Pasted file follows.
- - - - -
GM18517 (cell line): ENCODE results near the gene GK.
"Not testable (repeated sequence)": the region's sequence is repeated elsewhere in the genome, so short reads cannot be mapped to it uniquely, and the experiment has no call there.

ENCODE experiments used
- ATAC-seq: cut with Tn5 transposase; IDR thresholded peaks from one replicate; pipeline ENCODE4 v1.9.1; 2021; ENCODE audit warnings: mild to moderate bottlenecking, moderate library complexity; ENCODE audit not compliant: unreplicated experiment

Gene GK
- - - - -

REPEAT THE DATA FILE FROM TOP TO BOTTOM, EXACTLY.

GM18517 (cell line): ENCODE results near the gene GK.
"Not testable (repeated sequence)": the region's sequence is repeated elsewhere in the genome, so short reads cannot be mapped to it uniquely, and the experiment has no call there.

ENCODE experiments used
- ATAC-seq: cut with Tn5 transposase; IDR thresholded peaks from one replicate; pipeline ENCODE4 v1.9.1; 2021; ENCODE audit warnings: mild to moderate bottlenecking, moderate library complexity; ENCODE audit not compliant: unreplicated experiment

Gene GK